I suppose this is my version of John Oliver’s Last Week Tonight.
I attended the CMU Graduation Ceremony for the first time 🤷🏽♂️. I was recognized, along with three other faculty, as a newly elected University Professor.
I flew to Boston to do my (now annual) guest lecture at Harvard Kennedy School (HKS).
Who were the (42) unfortunate and unsuspecting folks (from 18 countries) cruelly subjected to my soliloquy?
They are the Schwab Fellows, an elite group of social entrepreneurs, selected by the World Economic Forum (WEF) through an extremely competitive process and they spend a week at HKS.
They came from: Tanzania, Nigeria, Malawi, South Africa, Sierra Leone, Ethiopia, Kenya, Tunisia, India, Pakistan, Brazil, UK, France, Switzerland, Netherlands, Canada and the US.
Pretty much the first thing they suffer through in this program? Me!
Since the session was not recorded (I hope that is indeed true!), I didn’t hold back.
It was a very risky move, given that I had not met any of them before, and the setting of Harvard (and WEF) is usually for the very serious people 😏 who are making our world a better place.
With risk, sometimes, you get rewards.
Here is an email from Dr François Bonnici (Head, Schwab Foundation for Social Entrepreneurship):
Dear Professor Tayur … Sridhar,
On behalf of the Schwab Foundation, the World Economic Forum and importantly, our global community of high impact social change makers who gathered at the Harvard Kennedy School this past week, I wanted to send a heartfelt and sincere thank you for your time, dedication and travel in joining Julie and the class for the case session on OrganJet & Guardian Wings.
You were an inspiration to many in the group, and your provocations, ways of seeing the world, forthrightness and ambitious achievements and ongoing aspirations were just what we needed to get the programme started on the first day, setting the bar high for all that followed.
We hope (and know from previous years) that this programme is a transformative experience for many of them – thank you for your contribution and investment in this greater community of change around the world.
On a personal note, I very much look forward to staying connected (from both the academic, health and impact perspectives) and would be delighted to hear from you at any time, should you think I could be of help to you.
With sincere thanks,
It was a treat to hear Al Roth speak on his work on Kidney Exchange at the MS 65 Conference.
It was also good to catch up with many colleagues: Linda Argote, Steve Graves, Wally Hopp, Tom Magnanti, Anita Tucker, Pnina Feldman, Soroush Saghafian, and of course, David Simchi-Levi and Al Roth.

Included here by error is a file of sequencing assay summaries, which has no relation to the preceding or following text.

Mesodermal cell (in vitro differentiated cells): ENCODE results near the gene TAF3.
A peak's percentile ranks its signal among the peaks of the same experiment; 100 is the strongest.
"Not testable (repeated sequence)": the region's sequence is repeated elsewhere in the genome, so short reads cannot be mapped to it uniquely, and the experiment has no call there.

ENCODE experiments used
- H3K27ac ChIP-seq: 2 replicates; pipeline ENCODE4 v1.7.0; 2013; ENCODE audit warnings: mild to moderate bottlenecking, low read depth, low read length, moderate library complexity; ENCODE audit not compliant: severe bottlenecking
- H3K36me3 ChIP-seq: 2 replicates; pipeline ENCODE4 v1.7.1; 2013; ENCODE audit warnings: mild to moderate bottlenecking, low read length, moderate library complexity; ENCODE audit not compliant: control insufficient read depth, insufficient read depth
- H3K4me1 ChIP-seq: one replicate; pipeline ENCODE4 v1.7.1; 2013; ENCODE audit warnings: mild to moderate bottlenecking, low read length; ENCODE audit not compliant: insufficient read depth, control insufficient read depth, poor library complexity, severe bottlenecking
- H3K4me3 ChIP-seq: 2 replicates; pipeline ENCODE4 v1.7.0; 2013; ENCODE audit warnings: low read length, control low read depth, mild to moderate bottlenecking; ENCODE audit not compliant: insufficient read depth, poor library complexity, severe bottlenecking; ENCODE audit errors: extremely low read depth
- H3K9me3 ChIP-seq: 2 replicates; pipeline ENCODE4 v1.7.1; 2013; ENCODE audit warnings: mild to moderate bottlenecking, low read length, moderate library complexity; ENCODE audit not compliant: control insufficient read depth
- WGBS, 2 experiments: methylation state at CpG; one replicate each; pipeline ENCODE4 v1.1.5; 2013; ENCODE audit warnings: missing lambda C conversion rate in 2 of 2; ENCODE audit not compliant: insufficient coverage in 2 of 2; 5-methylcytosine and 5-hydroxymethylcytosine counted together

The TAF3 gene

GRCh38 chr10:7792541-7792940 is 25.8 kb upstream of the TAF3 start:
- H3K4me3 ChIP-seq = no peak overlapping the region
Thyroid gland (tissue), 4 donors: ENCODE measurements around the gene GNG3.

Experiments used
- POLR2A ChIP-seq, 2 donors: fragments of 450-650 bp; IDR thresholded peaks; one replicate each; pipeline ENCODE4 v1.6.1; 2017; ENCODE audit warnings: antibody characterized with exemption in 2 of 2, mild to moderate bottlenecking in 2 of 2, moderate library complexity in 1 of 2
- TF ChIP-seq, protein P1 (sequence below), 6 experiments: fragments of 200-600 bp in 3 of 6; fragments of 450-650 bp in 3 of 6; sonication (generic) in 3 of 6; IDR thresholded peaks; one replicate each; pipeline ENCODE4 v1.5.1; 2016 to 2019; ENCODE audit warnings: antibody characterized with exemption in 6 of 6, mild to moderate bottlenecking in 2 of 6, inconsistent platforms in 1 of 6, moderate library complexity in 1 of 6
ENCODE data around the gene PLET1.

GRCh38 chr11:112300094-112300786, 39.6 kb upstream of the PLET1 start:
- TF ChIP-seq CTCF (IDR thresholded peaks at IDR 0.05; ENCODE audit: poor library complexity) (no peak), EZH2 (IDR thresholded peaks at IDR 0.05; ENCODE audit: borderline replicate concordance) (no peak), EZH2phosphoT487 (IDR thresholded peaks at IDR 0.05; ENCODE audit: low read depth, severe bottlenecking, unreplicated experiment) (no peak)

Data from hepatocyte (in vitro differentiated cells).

Kyra Gan (my PhD student) completed her paper on
We embarked on this research a few months ago, if you recall, from one of my earlier posts.
I heard from Laura Davis (who with her husband Tjardus Greidanus have recently made the Starzl documentary Burden of Genius) that she had a great conversation with John Oliver’s manager.
About the re-release of their very successful previous documentary on Jonas Salk, The Shot Felt ‘Round the World.
Here we go:
Hi Sri, Enjoyed talking to you – stimulating conversation, as always. I relayed your idea for adding a brief section to the film addressing the worsening anti-vax situation and Tjardus sparked to it, so we’ve been tossing around ideas about where and how to best incorporate it.
Hi Sri, Good talk yesterday with John Oliver’s manager about the polio doc. We’ve made it to the next step, i.e. he will present it to John.
I had a wonderful lunch (at Carnegie Museum Café) with the Director of the CMU International Film Festival.
Until a few weeks back, I had no idea that CMU had an International Film Festival! 😳
Here we go:
Thank you for lunch and a great conversation! I am so grateful to Denise for introducing us to each other. I had no idea a professor from Tepper school is a film buff involved in film productions, festivals and more.
I would love you to be involved in the CMU IFF as an adviser, jury member and more. It would be great if you could send me links to WBCN and The American Revolution and Journey to Normal plus the other film you mentioned.
I think you and your interesting life would be a fascinating topic for a documentary. I have already come up with the title.
You may wonder: can my week get any better?
Yes, it can!
I started to read Leonard Susskind’s third book in his series The Theoretical Minimum:
It is a great book. It has a clear explanation of Lorentz transformation. Even more joyful, he has given a complete derivation of Einstein’s results on Special Relativity – starting from the action principle, working through the Lagrangian, invariants, using only high school algebra and exploiting symmetry – and not skipping any steps. So good!
But what made my Saturday was this.
On Page 54, he makes a remark
…my ancient worn and faded copy of the Dover edition containing the 1905 paper…
I was electrified. (Pun intended.)
I ran to my basement because I remembered I also own such a Dover edition, The Principle of Relativity. Could it be the same one?
I could not resist emailing Lenny (as he is known from his books) about it with a picture.
I do not know him personally and, indeed, have never met him or communicated with him before.
He responded within eight minutes:
What a coincidence. That book has been on my desk for many years. I think since about 1960.
That was my week. 😊